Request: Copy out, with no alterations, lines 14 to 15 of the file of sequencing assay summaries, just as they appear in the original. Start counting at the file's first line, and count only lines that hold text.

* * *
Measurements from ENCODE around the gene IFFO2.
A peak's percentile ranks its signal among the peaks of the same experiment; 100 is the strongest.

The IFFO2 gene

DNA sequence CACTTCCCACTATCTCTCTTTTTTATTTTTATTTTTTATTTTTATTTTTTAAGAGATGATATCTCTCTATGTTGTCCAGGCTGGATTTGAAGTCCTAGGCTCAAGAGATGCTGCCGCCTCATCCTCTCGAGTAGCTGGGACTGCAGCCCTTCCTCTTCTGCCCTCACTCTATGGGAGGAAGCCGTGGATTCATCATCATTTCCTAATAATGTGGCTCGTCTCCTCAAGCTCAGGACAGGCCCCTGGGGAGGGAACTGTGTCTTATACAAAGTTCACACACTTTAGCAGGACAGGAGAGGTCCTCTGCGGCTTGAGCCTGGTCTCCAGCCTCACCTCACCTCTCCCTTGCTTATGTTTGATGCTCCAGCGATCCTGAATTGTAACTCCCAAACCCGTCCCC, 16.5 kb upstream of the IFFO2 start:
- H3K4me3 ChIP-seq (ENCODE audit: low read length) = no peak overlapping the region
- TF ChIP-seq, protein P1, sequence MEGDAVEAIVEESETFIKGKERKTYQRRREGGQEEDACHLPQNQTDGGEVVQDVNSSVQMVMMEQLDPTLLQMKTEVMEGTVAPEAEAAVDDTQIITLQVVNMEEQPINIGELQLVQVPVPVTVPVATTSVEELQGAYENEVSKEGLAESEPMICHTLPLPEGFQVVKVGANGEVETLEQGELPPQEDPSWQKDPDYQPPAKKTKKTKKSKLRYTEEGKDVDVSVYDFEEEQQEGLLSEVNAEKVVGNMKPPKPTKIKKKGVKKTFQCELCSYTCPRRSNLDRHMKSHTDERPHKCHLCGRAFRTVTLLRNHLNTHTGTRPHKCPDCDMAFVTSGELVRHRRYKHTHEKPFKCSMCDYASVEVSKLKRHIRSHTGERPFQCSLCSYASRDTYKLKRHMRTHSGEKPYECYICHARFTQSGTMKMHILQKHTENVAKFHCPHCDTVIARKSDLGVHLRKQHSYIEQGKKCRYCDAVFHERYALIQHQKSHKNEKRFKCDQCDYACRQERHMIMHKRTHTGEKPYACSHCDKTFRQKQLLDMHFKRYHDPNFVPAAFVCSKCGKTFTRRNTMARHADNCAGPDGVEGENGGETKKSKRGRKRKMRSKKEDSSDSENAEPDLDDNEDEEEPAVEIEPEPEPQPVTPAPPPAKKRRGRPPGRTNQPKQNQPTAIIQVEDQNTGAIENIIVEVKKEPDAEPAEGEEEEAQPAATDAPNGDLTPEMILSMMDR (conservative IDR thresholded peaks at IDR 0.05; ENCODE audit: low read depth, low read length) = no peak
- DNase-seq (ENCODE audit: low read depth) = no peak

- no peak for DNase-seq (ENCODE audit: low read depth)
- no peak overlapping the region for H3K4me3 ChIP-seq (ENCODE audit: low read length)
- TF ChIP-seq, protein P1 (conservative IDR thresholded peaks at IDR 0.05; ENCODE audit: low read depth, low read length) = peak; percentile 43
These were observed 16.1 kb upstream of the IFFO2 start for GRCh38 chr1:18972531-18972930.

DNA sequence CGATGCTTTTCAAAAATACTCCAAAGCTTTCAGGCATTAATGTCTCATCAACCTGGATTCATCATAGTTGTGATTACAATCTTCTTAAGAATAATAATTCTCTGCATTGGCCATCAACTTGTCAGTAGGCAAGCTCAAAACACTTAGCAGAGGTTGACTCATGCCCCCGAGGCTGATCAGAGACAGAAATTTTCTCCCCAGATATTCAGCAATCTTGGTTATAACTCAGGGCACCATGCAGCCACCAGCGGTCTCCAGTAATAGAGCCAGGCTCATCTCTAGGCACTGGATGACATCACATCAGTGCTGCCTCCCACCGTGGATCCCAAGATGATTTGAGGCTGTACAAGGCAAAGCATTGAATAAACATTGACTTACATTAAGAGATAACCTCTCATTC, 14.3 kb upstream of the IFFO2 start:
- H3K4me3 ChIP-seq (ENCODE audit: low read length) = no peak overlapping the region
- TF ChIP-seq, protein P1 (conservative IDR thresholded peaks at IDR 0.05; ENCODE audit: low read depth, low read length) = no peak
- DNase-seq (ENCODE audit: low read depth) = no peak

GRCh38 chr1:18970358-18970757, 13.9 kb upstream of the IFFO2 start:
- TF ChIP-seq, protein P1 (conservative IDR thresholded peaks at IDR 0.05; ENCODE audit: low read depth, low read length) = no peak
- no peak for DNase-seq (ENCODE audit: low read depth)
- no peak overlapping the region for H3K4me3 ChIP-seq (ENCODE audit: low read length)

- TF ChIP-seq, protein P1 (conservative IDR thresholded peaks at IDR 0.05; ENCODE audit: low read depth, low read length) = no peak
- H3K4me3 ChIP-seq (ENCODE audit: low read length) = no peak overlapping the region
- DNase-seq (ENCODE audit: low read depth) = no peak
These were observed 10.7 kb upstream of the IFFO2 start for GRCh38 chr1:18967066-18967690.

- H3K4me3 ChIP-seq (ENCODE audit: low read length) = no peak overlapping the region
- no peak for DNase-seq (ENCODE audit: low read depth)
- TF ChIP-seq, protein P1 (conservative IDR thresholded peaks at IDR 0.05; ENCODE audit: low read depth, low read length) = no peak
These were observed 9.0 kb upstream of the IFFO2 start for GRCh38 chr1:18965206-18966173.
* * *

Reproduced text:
- TF ChIP-seq, protein P1 (conservative IDR thresholded peaks at IDR 0.05; ENCODE audit: low read depth, low read length) = no peak
- DNase-seq (ENCODE audit: low read depth) = no peak